Deer and auto collisions increase dramatically during two times of year: October through December, when deer are in rut, and May through June, when young from the previous year are out on their own and does are with fawn and thus slower and less agile. To prevent a deer-auto collision:
- Reduce your speed, and watch for deer on the edge of a road, especially at dawn and dusk.
- Make a note of where you have seen deer before.
- Be careful when going around curves or when approaching favored deer crossings.
- If you see a deer cross safely in front of your car, slow down and expect more to follow.
- Don’t assume that a deer that is in the road will run off as you approach.
- Don’t use your horn unless it looks as if you are going to collide with a deer. Far away noise may confuse the deer. Close noise may produce an extra burst of speed from the animal, but there is never a way to predict how a deer will respond.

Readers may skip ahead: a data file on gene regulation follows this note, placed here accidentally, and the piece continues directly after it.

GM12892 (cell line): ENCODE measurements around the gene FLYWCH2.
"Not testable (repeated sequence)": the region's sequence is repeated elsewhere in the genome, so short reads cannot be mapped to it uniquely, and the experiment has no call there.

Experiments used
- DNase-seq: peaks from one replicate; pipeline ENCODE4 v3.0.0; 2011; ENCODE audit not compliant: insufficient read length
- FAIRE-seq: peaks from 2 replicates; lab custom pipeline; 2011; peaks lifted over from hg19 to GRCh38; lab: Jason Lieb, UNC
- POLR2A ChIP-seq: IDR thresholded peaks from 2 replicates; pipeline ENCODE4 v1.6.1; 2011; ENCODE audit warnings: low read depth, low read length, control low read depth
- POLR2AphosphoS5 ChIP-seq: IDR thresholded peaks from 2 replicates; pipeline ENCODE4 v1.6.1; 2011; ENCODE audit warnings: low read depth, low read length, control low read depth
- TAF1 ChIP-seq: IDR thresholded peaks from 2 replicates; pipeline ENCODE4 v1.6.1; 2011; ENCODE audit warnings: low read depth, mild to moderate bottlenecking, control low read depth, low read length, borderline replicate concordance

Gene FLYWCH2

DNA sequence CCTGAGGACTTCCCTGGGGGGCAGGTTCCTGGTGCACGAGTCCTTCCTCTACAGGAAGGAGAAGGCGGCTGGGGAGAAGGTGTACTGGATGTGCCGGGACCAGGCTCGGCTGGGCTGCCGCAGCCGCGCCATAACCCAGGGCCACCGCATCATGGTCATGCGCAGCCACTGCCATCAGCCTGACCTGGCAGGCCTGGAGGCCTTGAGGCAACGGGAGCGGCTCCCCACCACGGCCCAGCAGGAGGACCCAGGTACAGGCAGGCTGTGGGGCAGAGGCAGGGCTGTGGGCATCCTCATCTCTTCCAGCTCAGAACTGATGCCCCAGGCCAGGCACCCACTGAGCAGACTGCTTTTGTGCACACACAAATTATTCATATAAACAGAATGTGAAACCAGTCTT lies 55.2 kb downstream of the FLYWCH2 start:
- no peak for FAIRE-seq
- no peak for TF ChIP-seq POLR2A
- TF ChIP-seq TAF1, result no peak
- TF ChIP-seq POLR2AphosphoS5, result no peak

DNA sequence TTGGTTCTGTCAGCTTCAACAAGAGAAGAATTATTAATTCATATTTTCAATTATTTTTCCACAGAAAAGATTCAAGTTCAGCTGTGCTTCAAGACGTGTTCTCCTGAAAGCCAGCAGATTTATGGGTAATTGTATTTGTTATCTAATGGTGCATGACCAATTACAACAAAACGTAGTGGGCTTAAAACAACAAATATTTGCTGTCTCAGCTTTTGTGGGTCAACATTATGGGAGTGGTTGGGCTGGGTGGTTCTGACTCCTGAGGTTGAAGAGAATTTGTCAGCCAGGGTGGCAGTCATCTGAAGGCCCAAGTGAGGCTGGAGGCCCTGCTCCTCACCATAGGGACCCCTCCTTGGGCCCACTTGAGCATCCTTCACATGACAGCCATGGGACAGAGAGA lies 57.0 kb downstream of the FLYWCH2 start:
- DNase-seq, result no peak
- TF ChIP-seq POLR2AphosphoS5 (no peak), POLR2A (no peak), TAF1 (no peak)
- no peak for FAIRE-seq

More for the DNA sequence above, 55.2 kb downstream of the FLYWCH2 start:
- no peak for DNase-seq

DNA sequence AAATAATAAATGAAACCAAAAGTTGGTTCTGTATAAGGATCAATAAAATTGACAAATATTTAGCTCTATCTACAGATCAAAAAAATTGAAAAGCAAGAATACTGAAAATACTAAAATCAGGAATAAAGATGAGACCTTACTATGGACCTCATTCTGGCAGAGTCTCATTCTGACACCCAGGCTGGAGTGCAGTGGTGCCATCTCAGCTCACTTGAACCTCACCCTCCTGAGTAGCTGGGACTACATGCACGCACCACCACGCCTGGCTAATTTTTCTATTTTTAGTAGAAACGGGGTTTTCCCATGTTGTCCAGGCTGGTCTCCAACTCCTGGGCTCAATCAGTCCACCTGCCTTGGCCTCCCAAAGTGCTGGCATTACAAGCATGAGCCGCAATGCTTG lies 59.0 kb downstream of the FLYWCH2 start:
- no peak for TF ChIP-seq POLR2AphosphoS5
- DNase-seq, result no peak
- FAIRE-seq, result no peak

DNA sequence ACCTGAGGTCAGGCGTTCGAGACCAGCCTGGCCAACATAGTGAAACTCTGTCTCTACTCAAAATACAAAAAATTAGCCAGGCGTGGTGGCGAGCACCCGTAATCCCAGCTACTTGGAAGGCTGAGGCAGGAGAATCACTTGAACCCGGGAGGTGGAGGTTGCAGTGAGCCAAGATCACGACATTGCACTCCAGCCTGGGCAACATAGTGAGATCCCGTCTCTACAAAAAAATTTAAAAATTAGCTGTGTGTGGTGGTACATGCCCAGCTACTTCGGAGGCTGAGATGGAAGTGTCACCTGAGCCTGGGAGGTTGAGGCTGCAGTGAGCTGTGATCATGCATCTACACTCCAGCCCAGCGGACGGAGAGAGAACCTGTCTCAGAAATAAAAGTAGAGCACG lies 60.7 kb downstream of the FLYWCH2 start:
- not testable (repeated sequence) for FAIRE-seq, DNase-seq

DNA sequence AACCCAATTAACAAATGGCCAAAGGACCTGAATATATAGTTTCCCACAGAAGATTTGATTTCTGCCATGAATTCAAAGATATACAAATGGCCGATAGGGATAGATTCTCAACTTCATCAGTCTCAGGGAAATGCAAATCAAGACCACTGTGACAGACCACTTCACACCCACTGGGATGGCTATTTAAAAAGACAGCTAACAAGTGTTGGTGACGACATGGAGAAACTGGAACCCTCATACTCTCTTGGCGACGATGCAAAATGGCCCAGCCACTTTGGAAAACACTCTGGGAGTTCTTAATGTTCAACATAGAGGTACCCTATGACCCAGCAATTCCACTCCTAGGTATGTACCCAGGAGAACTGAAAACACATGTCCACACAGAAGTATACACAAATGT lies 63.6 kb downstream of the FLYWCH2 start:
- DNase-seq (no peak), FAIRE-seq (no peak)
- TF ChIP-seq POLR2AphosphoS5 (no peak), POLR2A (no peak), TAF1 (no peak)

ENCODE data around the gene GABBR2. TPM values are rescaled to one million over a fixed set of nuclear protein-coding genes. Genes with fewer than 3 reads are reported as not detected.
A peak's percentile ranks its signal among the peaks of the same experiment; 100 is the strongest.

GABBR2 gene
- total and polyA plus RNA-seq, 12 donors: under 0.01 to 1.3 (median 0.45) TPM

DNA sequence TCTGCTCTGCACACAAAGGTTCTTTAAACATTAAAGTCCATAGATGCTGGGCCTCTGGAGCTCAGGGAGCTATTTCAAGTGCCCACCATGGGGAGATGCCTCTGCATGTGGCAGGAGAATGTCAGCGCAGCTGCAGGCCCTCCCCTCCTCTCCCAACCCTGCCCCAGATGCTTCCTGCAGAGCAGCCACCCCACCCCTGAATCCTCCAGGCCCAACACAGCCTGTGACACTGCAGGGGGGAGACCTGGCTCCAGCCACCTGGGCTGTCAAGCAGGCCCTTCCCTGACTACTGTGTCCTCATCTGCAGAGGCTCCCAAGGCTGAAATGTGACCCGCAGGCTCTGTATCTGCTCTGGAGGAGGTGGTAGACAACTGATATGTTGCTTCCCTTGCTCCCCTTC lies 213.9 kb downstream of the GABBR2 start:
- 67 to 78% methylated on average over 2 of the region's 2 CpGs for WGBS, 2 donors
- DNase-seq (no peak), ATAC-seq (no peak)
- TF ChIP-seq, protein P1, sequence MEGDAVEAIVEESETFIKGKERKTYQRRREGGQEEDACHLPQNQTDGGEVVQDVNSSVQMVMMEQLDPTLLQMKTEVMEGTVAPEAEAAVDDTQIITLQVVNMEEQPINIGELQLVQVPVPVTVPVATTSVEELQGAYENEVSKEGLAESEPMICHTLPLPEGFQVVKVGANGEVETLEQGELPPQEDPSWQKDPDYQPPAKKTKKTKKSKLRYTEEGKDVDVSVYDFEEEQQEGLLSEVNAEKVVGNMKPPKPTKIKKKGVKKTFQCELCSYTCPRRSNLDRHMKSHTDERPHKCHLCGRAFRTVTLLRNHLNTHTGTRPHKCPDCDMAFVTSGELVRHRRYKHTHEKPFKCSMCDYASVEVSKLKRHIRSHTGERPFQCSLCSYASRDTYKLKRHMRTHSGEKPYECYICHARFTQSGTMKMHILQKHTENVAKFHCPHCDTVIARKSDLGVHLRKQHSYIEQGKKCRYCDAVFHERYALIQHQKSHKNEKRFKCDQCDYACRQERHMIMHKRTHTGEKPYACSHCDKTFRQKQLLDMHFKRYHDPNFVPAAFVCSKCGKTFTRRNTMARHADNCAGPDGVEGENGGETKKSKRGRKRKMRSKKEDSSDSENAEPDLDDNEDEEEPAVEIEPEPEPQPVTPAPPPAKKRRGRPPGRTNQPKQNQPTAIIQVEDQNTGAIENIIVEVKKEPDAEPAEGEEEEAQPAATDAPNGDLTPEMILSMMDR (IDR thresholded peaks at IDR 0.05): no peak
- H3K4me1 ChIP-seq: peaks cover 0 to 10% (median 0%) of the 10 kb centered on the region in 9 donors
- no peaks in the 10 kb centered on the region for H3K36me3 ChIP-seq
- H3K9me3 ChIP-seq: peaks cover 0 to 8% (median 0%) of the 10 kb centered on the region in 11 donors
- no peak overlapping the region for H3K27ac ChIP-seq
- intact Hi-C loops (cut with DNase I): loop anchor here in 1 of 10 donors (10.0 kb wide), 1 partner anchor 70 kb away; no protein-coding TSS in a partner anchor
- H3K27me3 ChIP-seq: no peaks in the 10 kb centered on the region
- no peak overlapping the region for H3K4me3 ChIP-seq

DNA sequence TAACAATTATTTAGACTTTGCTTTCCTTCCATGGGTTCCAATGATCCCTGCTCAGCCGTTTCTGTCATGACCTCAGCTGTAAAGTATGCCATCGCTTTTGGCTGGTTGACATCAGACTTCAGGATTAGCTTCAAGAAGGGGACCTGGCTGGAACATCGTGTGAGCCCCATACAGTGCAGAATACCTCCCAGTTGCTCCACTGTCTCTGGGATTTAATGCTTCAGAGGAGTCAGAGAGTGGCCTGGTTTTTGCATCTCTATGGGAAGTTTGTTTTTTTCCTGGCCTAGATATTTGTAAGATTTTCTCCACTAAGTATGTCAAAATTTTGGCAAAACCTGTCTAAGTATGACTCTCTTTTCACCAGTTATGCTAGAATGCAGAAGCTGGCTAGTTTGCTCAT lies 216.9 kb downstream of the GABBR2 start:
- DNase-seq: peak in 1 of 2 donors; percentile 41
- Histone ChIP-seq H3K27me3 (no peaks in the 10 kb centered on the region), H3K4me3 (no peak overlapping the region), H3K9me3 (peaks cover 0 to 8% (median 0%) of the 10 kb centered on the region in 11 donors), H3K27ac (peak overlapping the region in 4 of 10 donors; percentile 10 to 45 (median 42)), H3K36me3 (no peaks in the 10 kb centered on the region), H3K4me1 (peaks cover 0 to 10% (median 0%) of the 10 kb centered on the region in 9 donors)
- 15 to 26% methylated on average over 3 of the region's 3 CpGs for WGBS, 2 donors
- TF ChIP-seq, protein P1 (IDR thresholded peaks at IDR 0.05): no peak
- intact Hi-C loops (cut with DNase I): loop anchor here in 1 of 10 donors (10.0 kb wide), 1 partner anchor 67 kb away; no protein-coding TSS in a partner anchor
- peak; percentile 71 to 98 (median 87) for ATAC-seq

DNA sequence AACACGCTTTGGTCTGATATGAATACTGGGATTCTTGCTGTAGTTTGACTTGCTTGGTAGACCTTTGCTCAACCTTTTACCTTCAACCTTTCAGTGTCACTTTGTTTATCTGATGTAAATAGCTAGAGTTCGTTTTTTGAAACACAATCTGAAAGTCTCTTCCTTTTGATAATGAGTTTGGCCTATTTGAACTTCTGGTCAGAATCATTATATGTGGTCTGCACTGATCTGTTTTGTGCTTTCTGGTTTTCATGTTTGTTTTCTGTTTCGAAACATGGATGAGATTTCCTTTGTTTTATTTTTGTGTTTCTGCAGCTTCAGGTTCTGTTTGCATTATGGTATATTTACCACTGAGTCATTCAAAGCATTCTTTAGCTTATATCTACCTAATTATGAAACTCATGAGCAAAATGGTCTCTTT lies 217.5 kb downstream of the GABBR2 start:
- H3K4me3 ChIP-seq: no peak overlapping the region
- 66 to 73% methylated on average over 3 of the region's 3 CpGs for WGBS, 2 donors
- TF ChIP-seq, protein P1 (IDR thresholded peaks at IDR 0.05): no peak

- Heed deer-warning signs. They are placed in areas where deer-auto collisions are likely to occur.
If You Hit a Deer
The following information is provided by:
Illinois Department of Natural Resources
Region II Law Enforcement Office
2050 W. Stearns Rd., Bartlett, IL 60103
In the event of an accident, any motorist or passenger who is involved in the accident should provide assistance to anyone who is injured. Do not attempt to remove a dead or injured deer from a busy roadway. Instead, contact local, county or state law enforcement officials. If the accident results in more than $500 worth of damage, it must be reported, and an accident report must be filed with the police.
If you or another party intends to possess a deer killed by a vehicle, you must follow state procedures. First, the driver of the vehicle involved has priority in possessing the deer. If the driver does not want the deer, any Illinois resident may possess and transport it. Whoever possesses it, however, assumes all liability associated with the handling and use of a vehicle-killed deer. Inedible parts, such as the antlers and hide, cannot be sold. The IDNR recommends that any person who claims a deer as the result of a vehicle collision retain the following information for future reference: